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Ad Watch: Grams
by Mark Zdechlik
April 6, 2000
Part of MPR's Campaign 2000 coverage
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Republican Senator Rod Grams rolled out his first re-election television ad this week. It's the beginning of an effort to bolster the image of a politician with relatively low approval ratings for an incumbent.

GRAMS' FIRST TV AD of the 2000 election season serves as a 60-second upbeat reminder of just who Minnesota's freshman Senator is. The ad features primarily rural images - farms kids, a school bus making its way down a dirt road and a main street barbershop.

Other than a prominent mention of the $500-per-child tax credit Grams pushed for, the commercial is light on details about exactly what he's done as a U.S. senator or what he intends to do if his re-election effort is successful. Grams' campaign manager declined an invitation to talk about the ad or strategy to re-elect the senator, who according to Minnesota Public Radio's last poll in Febuary, has less than half of the state registered voters convinced he's doing a good or excellent job in Washington.

Last month, Grams told Minnesota Public Radio he wants his campaign to take the high road. "We want to be very positive on the issues and I think Minnesotan voters respect that and I think anytime you start doing these low road gutter type attacks that turns off more voters than turn on voters," he said in the interview. (Listen)

Political analyst Dean Alger studies campaign ads. Alger says Grams re-election ad is sharp departure from the relatively negative ads he ran six years ago toward the conclusion in his initial Senate election effort.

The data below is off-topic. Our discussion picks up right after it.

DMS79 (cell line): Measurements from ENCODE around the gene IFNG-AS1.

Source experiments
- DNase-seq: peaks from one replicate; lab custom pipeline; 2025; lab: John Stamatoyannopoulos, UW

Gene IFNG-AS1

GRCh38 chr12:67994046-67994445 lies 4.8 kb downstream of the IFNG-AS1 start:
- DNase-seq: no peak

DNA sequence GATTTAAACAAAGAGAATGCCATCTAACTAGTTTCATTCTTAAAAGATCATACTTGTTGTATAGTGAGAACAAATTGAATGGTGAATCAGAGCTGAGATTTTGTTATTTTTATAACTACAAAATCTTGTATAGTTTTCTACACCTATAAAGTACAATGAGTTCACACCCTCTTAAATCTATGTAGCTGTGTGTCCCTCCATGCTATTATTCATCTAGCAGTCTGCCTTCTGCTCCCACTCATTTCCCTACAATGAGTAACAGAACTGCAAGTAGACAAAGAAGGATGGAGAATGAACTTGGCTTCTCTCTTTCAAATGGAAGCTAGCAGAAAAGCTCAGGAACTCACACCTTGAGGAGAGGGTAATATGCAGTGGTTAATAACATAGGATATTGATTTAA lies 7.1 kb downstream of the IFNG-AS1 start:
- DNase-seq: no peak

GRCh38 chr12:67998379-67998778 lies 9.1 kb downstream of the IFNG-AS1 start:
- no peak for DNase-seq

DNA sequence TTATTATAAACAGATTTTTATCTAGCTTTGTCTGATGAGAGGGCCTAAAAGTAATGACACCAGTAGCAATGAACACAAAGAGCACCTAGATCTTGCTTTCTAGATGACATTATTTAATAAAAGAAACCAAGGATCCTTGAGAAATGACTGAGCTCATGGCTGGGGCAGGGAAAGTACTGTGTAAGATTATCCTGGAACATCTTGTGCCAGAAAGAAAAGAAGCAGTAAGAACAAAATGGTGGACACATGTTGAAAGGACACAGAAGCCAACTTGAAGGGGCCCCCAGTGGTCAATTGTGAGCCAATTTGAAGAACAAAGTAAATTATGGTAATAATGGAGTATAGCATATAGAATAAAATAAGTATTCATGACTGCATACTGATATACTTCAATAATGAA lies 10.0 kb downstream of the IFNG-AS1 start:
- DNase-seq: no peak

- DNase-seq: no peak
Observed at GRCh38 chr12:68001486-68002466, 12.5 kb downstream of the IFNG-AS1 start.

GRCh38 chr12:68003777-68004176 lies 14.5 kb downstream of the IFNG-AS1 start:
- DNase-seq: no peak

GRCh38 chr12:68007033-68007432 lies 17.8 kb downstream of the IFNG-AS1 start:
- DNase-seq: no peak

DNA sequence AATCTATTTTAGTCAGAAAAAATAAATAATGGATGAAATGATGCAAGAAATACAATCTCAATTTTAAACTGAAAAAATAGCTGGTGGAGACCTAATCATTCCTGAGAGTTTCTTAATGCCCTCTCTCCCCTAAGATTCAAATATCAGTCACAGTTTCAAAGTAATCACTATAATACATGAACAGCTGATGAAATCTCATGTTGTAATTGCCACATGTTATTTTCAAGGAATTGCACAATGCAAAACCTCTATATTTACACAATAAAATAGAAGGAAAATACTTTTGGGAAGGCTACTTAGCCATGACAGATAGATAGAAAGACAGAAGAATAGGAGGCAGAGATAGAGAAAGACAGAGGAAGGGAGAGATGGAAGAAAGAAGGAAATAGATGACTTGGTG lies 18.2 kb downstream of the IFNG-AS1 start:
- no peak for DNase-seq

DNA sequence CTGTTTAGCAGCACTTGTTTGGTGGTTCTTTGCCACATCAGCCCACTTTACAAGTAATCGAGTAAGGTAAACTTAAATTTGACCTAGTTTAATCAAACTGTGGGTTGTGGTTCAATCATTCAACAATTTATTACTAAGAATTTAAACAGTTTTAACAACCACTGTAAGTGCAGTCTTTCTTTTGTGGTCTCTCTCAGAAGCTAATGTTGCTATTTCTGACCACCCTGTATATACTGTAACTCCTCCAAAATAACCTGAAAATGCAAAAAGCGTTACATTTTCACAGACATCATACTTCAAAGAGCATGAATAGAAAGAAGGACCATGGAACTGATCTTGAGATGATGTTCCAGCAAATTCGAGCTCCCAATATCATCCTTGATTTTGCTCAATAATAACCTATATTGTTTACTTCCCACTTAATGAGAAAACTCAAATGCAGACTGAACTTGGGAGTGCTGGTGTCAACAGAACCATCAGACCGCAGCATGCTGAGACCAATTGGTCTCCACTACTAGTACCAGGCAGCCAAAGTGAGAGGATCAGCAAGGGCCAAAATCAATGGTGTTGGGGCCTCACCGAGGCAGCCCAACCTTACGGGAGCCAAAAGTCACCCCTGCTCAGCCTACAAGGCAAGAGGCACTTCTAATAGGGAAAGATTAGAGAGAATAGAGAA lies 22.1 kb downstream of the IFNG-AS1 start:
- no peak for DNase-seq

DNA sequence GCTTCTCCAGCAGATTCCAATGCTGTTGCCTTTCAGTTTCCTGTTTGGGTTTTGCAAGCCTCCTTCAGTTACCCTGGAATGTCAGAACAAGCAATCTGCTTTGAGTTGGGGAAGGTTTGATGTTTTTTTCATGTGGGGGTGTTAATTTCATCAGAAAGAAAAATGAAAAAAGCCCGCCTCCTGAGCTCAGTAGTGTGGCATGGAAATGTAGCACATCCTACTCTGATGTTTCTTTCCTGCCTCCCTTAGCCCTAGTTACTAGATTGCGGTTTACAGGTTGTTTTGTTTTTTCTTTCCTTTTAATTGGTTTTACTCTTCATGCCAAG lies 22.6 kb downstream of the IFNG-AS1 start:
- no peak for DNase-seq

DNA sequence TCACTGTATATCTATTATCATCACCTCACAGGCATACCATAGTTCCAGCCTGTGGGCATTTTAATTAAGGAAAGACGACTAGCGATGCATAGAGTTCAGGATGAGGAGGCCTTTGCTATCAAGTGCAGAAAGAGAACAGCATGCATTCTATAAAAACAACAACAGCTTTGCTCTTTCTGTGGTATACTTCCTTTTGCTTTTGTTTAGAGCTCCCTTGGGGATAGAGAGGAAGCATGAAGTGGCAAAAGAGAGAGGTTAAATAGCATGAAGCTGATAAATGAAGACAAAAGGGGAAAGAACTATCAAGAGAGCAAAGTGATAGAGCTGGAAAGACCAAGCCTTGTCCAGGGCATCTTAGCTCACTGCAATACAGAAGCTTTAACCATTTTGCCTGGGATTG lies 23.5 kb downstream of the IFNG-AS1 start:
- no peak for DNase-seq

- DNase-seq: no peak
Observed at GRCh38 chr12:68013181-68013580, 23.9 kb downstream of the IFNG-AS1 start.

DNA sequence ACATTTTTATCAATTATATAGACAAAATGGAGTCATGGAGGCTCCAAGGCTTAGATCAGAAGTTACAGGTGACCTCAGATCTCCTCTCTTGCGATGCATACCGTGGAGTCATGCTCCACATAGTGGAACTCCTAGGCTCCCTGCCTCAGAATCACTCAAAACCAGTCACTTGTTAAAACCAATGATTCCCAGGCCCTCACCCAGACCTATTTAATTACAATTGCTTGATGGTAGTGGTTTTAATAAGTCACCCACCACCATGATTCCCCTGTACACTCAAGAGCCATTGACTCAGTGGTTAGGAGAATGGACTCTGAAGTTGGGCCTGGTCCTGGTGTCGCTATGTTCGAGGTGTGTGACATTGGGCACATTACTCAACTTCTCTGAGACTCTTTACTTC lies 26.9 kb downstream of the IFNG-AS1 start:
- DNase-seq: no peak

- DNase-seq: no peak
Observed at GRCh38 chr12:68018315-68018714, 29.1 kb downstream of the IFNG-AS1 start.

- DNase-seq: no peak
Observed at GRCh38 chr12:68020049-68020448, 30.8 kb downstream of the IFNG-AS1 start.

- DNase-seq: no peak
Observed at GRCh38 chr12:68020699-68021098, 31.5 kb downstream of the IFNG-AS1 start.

Clay Steinman, Chair of the Communications Studies Department at Macalester College and public affairs consultant Dean Alger review this year's election advertising. Watch for additions to the series through the fall campaigns. (Our 1998 and 1996 campaign advertising feature includes some historically significant ads that remain available.) See Ad Watch home page.
"This is a classic image ad," Alger says. "He has included a whole series of classic images that he wants to portray, visual images that he wants to use to portray his candidacy. We have Veterans of Foreign Wars, rural elements, a whole series of these classic ads. However I find it interesting that there's not a person of color anywhere in the ad."

Alger also says there's a lot of Rod Grams in his campaign commercials. It's an indication, in addition to having the advantage of incumbency, the former news anchor's television experience and comfort in front of a camera give him a leg up on his opponents.

"You see some ads and some candidate a rarely seen or are seen in the distance or something of the sort," says Alger. "But Grams is shown front and center or with other people in whole series of settings. Clearly this guy and his experience. Rather like Reagan, he understands how he appears on camera and they know the right lighting. So you can see his background and experience there."

Right now only Grams and DFLer Mike Ciresi are running ads. That field however is certain to widen. Nine Democrats and two Independence Party candidates are vying to win Grams' Senate seat.